- NHSC LRP—Licensed primary care clinicians in eligible disciplines can receive partial loan repayment assistance with at least two years of service at an NHSC-approved site in a Health Professional Shortage Area (HPSA). Applications are accepted only once per year, and it typically takes three weeks to complete your application, so make sure to plan ahead.
- NHSC Substance Use Disorder (SUD) Workforce LRP—Developed to combat the nation’s opioid crisis, this LRP requires you to work at an SUD site with a mental health or primary care HPSA score that’s too low to qualify for NHSC funding. In return, you’ll get partial loan repayment. See its webpage for the annual application date.
- NHSC Rural Community LRP—Similar to the SUD LRP, this program focuses on combating the opioid epidemic in our country’s rural communities. Again, in exchange for two or more years of service, you’ll get some of your nursing student loans paid off. The annual application launch date is usually in February.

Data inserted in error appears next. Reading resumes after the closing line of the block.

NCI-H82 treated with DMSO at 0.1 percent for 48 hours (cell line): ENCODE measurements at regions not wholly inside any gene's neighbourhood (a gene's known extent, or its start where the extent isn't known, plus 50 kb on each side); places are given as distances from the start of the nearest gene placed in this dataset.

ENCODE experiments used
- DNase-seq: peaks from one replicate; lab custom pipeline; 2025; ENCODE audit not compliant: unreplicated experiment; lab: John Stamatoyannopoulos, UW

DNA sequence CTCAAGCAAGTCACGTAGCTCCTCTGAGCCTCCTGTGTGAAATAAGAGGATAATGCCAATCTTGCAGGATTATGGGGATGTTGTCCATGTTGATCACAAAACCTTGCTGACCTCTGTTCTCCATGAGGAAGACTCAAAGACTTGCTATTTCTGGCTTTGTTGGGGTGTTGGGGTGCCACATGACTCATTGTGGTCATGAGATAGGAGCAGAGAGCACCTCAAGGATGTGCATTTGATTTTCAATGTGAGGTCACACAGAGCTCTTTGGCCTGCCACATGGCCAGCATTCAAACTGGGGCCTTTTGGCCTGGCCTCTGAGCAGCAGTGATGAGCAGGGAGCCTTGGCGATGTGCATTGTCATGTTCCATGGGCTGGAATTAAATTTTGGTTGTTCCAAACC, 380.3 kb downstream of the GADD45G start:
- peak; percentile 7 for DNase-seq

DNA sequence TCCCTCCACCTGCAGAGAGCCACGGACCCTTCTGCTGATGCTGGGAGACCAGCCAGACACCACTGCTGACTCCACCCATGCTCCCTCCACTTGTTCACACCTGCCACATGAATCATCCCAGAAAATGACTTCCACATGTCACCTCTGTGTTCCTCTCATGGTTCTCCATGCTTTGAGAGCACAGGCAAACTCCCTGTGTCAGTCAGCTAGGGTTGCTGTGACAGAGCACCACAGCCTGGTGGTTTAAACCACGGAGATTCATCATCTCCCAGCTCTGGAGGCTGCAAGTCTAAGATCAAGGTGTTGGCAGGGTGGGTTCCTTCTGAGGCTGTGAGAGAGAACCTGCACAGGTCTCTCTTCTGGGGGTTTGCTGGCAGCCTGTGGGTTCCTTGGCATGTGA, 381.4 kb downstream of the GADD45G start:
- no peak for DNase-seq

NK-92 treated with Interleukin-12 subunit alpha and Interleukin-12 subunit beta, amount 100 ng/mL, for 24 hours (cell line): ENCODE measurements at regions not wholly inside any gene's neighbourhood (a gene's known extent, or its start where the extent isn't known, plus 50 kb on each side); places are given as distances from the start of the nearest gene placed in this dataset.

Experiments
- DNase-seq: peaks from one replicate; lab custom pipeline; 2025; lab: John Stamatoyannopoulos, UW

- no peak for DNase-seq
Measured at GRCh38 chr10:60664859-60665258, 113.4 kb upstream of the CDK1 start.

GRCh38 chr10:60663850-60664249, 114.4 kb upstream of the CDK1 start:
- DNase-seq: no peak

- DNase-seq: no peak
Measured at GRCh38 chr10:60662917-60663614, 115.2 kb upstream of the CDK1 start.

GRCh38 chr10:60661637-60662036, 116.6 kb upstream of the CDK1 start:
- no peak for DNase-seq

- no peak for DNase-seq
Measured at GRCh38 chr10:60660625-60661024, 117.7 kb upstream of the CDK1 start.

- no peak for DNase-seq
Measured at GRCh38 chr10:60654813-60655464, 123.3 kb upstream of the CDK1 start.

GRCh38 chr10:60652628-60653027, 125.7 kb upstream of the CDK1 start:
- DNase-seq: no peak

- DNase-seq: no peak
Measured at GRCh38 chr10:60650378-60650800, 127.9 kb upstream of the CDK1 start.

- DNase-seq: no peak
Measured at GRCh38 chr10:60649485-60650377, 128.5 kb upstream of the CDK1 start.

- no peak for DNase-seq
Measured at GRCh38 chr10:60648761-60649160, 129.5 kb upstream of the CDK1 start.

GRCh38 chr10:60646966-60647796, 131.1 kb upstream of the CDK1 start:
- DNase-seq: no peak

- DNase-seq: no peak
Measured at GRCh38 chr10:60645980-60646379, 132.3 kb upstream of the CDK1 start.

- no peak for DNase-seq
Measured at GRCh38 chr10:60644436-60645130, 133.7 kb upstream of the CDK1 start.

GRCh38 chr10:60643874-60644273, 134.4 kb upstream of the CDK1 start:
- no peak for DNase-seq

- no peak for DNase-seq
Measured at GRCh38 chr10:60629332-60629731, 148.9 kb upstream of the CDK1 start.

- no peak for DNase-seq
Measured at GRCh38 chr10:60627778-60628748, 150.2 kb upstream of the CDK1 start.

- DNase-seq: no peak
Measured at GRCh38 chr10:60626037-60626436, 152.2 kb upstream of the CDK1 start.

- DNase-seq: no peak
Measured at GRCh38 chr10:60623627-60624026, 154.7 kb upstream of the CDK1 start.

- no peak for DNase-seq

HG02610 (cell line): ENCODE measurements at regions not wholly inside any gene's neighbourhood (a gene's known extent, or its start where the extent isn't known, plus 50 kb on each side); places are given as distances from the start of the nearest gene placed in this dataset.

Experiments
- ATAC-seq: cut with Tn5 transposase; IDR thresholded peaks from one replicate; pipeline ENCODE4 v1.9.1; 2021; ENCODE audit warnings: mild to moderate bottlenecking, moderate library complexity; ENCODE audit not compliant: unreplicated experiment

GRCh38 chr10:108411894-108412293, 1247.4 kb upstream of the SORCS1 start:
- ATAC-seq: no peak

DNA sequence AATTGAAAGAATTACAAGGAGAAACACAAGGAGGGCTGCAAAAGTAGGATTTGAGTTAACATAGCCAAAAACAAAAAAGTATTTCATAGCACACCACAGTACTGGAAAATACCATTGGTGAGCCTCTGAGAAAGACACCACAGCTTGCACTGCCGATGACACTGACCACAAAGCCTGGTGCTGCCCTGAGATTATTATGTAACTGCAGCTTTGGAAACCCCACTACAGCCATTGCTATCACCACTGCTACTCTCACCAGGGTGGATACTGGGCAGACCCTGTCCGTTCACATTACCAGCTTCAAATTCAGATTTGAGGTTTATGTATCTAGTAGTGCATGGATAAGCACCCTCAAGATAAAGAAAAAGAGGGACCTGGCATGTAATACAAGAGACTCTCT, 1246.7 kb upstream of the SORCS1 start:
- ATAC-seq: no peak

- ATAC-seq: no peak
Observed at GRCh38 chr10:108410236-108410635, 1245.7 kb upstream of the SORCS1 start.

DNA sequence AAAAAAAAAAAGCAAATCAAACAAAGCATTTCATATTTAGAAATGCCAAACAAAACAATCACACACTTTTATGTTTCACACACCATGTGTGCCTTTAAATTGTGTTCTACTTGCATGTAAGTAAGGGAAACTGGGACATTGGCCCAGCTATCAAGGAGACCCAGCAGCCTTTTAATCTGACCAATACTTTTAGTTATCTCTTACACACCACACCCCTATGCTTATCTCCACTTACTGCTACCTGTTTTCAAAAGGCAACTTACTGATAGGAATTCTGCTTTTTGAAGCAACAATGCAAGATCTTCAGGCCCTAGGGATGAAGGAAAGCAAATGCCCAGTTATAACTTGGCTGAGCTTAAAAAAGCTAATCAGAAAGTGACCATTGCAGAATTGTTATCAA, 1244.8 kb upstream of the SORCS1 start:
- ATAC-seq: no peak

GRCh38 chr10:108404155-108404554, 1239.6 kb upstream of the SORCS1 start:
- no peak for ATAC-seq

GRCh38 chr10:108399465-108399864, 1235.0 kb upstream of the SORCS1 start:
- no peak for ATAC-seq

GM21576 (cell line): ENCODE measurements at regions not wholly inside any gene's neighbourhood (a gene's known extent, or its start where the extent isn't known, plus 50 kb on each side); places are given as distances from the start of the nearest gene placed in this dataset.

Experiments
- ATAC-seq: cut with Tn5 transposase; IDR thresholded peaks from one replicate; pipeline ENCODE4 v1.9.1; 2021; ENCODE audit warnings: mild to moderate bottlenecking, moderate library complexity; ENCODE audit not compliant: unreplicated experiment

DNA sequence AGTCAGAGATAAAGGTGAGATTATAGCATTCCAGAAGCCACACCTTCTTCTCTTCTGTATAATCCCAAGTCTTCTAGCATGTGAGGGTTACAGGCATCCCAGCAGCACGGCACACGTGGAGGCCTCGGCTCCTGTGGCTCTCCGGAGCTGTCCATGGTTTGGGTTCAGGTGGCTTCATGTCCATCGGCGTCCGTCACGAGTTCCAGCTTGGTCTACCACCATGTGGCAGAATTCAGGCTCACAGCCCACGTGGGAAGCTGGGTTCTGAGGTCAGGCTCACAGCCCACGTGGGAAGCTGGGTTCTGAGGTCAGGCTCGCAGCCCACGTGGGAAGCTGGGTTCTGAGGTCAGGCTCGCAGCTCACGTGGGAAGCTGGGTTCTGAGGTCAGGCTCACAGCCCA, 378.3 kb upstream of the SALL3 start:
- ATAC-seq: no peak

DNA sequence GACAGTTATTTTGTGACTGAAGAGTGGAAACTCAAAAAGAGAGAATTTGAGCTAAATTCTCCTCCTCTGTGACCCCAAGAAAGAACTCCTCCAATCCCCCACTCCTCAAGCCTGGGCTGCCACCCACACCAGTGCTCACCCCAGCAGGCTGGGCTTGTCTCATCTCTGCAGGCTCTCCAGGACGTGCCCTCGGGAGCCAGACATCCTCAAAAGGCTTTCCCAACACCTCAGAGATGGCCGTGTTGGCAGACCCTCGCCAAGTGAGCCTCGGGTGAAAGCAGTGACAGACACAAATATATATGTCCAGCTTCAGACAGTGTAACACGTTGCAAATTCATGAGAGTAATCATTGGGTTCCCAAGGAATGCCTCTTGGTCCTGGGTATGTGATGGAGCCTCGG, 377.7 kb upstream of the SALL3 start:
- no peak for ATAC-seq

- NHSC Students to Service (S2S) LRP—If you’re in your final year of nursing school, you can apply to receive student loan repayment assistance in exchange for at least three years of service at an NHSC-approved site in a designated HPSA. Currently, the application deadline has been extended and, as with all NHSC LRPs, the process takes several weeks.
Another way to help manage your nursing school debt is to refinance your student loans through a private lender. If you don’t have good credit or a stable job with good pay, you’ll need to get a co-signer to help qualify. Before getting started, you should exhaust the loan forgiveness and repayment options listed above because refinancing your federal student loans can make you ineligible to apply.